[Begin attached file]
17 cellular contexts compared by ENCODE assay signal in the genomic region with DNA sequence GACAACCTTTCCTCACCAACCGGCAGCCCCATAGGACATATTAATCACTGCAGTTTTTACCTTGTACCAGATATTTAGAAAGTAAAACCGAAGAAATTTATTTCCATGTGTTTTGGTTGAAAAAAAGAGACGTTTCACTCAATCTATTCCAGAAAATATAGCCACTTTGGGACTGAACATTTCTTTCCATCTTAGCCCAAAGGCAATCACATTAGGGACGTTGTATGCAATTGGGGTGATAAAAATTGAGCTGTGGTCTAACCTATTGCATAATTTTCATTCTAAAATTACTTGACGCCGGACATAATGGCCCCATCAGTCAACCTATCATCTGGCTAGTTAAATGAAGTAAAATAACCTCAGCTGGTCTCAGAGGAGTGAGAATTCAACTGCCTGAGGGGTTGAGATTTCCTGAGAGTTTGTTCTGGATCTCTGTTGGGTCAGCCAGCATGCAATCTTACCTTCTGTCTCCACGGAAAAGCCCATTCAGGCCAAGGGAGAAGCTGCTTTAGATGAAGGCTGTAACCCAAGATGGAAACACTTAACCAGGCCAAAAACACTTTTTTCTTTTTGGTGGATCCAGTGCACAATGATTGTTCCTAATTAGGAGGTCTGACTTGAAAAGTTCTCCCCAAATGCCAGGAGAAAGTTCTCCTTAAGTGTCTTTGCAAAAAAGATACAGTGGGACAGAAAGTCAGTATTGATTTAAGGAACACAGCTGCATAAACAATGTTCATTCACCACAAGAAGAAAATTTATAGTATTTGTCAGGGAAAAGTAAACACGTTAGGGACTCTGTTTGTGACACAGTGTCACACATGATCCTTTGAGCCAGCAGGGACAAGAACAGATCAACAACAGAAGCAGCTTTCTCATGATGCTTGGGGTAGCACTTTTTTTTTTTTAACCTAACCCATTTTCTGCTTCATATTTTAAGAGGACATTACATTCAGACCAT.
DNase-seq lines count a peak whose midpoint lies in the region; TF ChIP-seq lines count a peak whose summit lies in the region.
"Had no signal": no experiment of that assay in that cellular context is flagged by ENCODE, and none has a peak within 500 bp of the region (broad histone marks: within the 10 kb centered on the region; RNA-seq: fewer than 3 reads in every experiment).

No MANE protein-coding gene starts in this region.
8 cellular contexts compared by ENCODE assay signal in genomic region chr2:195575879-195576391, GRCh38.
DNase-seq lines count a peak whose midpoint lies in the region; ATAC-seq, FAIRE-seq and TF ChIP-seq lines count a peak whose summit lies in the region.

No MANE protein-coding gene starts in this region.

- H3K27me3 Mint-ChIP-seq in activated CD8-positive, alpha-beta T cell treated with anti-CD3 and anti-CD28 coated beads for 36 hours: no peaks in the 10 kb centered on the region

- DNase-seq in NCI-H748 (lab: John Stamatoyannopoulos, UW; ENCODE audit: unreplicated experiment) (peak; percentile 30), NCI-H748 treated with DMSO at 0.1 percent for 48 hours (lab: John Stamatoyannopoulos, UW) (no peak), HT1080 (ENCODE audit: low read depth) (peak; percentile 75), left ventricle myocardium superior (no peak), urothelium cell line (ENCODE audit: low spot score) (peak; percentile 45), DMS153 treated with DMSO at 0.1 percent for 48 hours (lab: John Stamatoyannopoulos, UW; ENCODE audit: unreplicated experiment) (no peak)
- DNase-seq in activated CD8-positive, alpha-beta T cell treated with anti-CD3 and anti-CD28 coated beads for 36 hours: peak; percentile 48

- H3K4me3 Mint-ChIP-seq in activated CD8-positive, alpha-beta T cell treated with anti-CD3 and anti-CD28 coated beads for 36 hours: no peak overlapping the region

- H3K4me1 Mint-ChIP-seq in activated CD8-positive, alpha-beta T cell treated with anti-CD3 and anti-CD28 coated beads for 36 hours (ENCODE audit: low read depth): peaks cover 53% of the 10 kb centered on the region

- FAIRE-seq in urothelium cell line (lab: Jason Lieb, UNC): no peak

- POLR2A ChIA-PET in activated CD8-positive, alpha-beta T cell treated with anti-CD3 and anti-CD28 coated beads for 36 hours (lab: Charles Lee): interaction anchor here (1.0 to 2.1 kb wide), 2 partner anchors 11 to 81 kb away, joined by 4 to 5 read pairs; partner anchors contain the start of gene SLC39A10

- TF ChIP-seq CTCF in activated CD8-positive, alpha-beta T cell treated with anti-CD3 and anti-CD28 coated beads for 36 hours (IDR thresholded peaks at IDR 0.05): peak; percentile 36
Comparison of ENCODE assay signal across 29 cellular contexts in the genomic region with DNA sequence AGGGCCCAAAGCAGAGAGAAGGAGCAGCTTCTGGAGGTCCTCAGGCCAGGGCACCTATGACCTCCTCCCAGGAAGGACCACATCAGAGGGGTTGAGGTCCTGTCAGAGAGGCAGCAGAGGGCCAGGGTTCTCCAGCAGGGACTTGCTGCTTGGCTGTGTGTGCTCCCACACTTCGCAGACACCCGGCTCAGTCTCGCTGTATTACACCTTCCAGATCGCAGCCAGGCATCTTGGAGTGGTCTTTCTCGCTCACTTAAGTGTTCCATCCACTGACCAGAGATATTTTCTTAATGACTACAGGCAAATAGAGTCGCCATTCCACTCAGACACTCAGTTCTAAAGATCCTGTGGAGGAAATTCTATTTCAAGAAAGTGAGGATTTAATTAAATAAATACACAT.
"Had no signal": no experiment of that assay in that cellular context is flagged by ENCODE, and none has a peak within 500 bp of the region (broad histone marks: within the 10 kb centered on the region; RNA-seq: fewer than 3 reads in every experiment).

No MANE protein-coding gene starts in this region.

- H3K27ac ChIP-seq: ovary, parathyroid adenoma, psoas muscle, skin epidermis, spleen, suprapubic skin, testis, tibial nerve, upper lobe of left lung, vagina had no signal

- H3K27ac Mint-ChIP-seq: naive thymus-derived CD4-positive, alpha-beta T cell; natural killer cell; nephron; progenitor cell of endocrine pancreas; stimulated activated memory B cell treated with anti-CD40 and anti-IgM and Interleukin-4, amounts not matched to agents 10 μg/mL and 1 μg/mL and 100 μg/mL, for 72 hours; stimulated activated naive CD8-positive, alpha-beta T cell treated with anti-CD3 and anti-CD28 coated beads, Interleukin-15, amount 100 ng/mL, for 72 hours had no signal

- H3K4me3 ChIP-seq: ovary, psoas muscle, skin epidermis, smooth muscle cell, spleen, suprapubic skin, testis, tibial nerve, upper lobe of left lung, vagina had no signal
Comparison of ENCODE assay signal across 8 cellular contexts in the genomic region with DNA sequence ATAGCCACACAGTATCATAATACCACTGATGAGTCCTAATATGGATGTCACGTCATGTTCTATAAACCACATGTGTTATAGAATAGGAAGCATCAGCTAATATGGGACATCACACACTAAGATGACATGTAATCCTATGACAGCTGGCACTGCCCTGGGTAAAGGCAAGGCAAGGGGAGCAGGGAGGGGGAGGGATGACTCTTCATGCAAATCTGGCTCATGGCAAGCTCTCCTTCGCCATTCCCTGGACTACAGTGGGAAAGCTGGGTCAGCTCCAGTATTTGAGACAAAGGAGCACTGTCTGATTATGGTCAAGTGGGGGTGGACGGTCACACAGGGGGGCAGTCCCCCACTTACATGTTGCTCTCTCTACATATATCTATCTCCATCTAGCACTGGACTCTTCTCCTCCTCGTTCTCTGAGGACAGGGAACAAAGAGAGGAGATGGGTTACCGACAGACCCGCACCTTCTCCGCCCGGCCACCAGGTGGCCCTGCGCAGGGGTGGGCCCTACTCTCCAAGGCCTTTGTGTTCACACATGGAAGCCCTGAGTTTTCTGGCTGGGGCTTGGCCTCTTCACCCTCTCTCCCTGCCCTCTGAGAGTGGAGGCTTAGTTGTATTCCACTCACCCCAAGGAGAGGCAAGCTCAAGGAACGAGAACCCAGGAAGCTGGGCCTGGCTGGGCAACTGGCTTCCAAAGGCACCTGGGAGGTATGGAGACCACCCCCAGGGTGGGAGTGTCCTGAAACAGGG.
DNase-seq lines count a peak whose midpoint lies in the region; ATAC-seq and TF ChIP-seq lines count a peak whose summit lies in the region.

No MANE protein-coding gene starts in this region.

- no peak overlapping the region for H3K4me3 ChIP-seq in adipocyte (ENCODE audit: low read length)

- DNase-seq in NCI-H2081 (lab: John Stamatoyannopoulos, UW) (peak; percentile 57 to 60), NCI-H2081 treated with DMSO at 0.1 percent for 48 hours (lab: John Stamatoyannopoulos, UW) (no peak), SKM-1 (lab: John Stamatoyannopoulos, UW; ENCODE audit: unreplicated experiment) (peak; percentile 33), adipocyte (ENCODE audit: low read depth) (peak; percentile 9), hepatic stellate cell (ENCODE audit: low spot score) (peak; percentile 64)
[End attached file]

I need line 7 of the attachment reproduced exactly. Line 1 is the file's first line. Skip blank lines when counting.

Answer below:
No MANE protein-coding gene starts in this region.